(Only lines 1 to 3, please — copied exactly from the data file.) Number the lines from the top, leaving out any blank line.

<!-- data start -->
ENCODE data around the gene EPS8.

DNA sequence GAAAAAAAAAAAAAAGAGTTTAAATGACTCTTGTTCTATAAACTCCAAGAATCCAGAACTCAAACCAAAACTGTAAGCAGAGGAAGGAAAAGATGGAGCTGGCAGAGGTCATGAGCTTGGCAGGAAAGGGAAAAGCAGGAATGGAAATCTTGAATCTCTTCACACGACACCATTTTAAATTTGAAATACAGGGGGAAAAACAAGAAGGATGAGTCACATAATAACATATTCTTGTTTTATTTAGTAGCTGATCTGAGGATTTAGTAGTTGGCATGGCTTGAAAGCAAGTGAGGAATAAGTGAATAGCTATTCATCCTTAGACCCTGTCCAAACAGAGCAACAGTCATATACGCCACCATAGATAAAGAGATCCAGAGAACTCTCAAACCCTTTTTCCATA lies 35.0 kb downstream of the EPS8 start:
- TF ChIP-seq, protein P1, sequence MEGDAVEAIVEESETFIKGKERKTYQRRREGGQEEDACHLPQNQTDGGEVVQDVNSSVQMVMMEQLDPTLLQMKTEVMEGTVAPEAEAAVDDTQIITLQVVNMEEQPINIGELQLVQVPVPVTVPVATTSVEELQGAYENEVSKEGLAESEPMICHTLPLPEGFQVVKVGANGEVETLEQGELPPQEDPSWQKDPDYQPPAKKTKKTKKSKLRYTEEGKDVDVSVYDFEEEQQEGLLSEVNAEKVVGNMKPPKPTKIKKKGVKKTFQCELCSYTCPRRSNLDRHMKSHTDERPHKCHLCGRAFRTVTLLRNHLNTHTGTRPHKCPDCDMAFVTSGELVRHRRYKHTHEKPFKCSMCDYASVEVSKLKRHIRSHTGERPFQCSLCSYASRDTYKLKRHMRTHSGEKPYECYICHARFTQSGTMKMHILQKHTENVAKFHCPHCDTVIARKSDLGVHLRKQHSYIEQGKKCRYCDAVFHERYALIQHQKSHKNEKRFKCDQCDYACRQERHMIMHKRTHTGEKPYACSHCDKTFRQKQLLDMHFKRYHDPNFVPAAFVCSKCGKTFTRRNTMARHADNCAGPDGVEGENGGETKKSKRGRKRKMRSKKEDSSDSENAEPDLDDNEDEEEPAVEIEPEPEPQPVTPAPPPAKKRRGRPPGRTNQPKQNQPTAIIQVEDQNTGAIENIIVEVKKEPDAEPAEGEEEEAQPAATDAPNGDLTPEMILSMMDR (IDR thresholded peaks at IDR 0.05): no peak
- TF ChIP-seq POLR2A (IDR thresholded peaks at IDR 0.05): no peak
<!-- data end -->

ENCODE data around the gene EPS8.

DNA sequence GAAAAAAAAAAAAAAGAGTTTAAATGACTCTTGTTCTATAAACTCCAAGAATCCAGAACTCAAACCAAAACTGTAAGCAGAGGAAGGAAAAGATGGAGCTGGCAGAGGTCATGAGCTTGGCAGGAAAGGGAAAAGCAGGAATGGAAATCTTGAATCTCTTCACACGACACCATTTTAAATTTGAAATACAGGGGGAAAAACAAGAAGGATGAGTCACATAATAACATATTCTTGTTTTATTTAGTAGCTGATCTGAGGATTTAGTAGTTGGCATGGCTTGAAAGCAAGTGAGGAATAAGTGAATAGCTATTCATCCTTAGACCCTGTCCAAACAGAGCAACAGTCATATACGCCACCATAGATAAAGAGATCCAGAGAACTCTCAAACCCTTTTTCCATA lies 35.0 kb downstream of the EPS8 start:
- TF ChIP-seq, protein P1, sequence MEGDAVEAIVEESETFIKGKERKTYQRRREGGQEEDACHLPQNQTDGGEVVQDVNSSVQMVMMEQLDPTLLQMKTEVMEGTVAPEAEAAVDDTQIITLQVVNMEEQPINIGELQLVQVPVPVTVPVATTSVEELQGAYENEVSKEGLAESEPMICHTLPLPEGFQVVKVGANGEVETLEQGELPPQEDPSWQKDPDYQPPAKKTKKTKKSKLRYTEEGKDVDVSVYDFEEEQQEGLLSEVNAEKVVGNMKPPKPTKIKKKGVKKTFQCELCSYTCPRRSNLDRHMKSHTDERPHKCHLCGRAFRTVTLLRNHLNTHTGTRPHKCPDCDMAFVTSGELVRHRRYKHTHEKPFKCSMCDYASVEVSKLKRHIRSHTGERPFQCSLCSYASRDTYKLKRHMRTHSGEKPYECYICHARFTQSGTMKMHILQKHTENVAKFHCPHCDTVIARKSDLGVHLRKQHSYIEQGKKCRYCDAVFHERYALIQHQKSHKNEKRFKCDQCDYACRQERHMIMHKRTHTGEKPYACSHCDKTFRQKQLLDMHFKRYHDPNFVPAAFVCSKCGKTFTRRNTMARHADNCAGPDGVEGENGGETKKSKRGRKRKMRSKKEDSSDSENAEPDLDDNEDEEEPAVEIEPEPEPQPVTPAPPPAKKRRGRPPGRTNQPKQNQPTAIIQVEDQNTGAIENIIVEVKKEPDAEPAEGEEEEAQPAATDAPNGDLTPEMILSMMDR (IDR thresholded peaks at IDR 0.05): no peak